Abstract In the last decades, autoimmune diseases have experienced a dramatic increase in Western countries. The involvement of environmental factors is strongly suspected to explain this rise. Particularly, over the same period, obesity has followed the same outbreak. Since the exciting discovery of the secretory properties of adipose tissue, the relationship between obesity and autoimmunity and the understanding of the underlying mechanisms have become of major interest. Indeed, the fat tissue has been found to produce a wide variety of “adipokines”, involved in the regulation of numerous physiological functions, including the immune response. By conducting a systematic literature review, we extracted 329 articles regarding clinical, experimental and pathophysiological data on the relationship between obesity, adipokines – namely leptin, adiponectin, resistin, visfatin – and various immune-mediated conditions, including rheumatoid arthritis (RA), systemic lupus erythematosus (SLE), inflammatory bowel disease (IBD), multiple sclerosis (MS), type-1 diabetes (T1D), psoriasis and psoriatic arthritis (PsA), and thyroid autoimmunity (TAI), especially Hashimoto thyroiditis (HT). The strongest levels of evidence support an increased risk of RA (OR = 1.2–3.4), MS (OR = 2), psoriasis and PsA (OR = 1.48–6.46) in obese subjects. A higher risk of IBD, T1D and TAI is also suggested. Moreover, obesity worsens the course of RA, SLE, IBD, psoriasis and PsA, and impairs the treatment response of RA, IBD, psoriasis and PsA. Extensive clinical data and experimental models demonstrate the involvement of adipokines in the pathogenesis of these autoimmune diseases. Obesity appears to be a major environmental factor contributing to the onset and progression of autoimmune diseases.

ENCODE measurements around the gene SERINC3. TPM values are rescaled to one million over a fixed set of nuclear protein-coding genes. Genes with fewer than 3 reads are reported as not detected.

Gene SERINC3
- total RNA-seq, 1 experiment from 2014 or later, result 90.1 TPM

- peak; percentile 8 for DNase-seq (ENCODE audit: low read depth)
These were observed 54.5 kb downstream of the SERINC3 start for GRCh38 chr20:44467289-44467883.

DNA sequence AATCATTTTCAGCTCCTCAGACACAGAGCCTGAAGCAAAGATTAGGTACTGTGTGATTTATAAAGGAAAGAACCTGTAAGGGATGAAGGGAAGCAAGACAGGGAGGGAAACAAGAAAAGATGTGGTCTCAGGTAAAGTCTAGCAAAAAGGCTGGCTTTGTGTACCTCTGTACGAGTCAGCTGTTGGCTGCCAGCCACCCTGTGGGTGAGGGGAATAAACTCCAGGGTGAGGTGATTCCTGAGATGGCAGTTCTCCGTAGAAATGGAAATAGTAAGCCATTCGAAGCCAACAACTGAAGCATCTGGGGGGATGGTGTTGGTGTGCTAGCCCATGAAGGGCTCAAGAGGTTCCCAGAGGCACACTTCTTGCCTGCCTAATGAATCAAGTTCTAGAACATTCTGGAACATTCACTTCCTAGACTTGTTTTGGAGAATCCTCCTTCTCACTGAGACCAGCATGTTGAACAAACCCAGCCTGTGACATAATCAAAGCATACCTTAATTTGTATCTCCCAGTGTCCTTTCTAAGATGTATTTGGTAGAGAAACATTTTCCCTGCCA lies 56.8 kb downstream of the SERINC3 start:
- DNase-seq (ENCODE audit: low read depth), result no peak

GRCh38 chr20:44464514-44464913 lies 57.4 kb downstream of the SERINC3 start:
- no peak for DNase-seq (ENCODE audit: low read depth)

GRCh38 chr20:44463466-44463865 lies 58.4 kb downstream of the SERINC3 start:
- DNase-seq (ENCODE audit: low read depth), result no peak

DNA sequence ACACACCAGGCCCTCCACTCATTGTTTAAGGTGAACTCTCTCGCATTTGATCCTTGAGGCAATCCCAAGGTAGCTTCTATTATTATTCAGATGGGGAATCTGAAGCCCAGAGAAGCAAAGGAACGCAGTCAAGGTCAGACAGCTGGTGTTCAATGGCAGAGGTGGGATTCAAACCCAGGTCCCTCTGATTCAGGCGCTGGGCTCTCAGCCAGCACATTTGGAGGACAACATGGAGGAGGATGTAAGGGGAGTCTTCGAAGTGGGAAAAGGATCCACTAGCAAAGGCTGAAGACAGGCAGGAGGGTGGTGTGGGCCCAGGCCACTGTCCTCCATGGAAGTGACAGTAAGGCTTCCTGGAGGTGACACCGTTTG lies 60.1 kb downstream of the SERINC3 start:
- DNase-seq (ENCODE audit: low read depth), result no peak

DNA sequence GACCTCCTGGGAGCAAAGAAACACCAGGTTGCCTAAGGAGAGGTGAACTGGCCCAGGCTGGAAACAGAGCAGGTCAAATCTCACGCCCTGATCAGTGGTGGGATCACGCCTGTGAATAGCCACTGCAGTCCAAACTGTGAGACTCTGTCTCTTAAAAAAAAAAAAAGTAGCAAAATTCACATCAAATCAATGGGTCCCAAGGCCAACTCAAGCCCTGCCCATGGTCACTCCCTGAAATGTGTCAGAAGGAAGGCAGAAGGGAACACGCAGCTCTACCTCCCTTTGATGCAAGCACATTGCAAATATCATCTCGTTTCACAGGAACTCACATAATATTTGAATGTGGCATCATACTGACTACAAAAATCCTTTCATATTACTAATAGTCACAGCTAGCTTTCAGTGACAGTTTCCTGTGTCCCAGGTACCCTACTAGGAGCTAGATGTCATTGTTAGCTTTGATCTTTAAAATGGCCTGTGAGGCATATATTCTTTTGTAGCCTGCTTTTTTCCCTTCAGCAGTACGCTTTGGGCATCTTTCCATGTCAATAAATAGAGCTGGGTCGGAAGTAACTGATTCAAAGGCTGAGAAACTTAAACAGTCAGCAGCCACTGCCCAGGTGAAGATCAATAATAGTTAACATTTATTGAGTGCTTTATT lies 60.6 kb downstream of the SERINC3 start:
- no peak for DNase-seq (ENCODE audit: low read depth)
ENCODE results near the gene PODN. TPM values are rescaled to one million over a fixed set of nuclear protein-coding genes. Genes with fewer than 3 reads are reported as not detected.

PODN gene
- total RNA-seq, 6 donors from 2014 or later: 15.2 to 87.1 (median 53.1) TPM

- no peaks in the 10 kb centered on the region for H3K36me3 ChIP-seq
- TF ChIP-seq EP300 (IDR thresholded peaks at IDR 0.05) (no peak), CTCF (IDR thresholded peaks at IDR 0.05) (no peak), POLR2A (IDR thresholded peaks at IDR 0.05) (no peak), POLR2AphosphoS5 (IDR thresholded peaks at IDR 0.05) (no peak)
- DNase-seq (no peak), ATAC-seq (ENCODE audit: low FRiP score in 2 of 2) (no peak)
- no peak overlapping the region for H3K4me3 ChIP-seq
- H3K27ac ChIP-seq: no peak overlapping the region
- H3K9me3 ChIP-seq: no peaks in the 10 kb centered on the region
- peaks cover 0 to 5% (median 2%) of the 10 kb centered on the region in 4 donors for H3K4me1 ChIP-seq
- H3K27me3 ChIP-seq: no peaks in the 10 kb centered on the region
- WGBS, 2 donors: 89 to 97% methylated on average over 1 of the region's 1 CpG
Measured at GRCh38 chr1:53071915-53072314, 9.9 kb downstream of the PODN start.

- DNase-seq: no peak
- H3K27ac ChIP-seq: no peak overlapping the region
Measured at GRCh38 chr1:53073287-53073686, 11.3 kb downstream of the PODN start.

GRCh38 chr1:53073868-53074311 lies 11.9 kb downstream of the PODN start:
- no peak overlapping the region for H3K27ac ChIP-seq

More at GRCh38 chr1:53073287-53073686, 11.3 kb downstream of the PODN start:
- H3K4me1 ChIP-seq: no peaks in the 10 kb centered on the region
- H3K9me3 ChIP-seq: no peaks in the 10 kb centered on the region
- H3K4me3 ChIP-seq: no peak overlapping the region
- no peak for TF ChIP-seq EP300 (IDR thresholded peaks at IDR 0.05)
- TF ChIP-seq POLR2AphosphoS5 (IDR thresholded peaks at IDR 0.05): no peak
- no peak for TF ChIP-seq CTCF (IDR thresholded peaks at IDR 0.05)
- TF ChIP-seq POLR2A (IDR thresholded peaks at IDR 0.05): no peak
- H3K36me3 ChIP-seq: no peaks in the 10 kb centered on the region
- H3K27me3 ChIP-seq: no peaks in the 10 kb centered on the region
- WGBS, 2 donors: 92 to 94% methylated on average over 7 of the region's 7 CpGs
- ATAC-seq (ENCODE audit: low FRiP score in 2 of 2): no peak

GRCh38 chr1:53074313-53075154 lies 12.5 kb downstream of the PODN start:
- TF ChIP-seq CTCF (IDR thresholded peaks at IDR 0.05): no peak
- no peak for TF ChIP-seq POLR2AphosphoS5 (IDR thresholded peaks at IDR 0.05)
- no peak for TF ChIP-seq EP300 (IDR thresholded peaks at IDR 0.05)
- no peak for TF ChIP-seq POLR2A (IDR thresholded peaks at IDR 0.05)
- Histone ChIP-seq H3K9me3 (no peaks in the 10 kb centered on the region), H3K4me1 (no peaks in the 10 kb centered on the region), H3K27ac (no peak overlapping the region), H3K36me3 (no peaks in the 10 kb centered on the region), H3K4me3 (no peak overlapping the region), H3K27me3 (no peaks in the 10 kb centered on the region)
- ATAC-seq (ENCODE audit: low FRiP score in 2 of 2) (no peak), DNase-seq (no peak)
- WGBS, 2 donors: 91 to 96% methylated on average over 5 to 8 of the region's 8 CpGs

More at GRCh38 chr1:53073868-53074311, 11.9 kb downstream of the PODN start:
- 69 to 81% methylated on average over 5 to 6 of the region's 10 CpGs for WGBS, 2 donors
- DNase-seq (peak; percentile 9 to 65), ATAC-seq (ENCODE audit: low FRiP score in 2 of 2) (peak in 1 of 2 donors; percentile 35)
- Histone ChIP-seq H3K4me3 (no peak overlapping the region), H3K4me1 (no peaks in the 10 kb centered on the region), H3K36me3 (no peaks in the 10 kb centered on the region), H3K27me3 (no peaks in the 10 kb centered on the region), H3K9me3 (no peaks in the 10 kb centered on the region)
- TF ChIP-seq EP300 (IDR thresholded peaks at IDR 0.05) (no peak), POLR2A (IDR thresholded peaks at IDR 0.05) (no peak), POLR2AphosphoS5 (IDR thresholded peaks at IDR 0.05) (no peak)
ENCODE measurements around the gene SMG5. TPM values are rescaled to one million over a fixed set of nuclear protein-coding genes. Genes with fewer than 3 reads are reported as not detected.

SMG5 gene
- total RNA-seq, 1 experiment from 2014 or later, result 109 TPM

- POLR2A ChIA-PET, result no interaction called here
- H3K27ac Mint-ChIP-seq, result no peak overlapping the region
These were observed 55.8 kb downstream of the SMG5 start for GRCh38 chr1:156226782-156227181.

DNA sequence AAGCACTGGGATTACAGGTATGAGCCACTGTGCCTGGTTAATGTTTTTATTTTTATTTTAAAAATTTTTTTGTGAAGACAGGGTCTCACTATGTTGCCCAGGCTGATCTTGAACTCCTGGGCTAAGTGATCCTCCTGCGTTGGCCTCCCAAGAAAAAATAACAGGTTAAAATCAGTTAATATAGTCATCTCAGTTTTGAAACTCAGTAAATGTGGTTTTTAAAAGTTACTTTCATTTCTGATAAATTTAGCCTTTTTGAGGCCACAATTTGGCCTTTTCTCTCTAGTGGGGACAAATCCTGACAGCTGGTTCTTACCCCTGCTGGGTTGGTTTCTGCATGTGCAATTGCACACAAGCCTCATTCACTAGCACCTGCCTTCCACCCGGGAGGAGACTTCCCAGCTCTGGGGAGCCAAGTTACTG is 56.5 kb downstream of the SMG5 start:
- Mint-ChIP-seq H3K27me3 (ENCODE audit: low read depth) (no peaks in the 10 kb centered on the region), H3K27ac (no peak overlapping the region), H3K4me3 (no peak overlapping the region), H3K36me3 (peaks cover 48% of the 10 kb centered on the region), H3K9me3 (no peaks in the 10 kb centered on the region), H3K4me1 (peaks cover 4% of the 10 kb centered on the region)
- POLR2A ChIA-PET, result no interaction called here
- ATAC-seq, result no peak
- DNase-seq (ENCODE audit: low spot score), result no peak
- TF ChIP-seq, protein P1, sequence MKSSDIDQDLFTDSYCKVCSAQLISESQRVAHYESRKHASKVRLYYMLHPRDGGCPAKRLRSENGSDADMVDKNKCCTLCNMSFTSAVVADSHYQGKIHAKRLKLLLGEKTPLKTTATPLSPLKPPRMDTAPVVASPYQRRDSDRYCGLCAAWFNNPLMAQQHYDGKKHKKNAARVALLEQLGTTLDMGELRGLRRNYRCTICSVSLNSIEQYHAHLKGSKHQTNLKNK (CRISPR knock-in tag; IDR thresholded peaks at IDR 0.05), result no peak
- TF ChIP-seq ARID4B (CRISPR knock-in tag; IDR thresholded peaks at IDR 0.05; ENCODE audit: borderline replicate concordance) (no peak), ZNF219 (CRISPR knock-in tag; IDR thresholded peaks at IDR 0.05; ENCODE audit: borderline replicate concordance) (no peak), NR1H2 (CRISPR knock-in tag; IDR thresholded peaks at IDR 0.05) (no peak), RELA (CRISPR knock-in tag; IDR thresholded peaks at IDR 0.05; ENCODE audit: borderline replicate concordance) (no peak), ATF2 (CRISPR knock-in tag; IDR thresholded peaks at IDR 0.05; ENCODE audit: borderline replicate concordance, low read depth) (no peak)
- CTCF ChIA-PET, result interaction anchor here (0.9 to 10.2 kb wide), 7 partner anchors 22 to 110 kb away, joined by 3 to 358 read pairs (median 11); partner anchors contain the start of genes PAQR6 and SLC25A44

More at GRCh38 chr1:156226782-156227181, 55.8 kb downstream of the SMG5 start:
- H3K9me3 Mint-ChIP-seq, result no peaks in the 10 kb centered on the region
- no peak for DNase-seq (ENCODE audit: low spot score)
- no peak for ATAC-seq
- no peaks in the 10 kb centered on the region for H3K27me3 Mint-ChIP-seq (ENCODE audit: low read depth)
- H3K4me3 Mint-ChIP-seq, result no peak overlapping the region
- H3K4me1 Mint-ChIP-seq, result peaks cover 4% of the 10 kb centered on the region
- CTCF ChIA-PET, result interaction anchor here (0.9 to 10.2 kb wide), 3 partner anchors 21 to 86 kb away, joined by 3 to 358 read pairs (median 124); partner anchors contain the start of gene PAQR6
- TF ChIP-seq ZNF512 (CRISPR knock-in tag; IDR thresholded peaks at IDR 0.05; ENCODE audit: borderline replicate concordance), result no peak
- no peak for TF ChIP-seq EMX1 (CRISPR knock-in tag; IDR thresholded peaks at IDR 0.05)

Abstract Zinc (Zn) nutritional importance has been known for a long time, but in the last decades its importance in immune modulation has arisen. This review aims at describing the mechanisms involved in the regulation of Zn homeostasis and their effects on the immune response focusing on those which are implicated in the physiopathology of rheumatoid arthritis. Zn functions as a modulator of the immune response through its availability, which is tightly regulated by several transporters and regulators. When this mechanism is disturbed, Zn availability is reduced, altering survival, proliferation and differentiation of the cells of different organs and systems and, in particular, cells of the immune system. Zn deficiency affects cells involved in both innate and adaptive immunity at the survival, proliferation and maturation levels. These cells include monocytes, polymorphonuclear-, natural killer-, T-, and B-cells. T cell functions and the balance between the different T helper cell subsets are particularly susceptible to changes in Zn status. While acute Zn deficiency causes a decrease in innate and adaptive immunity, chronic deficiency increases inflammation. During chronic deficiency, the production of pro-inflammatory cytokines increases, influencing the outcome of a large number of inflammatory diseases, including rheumatoid arthritis.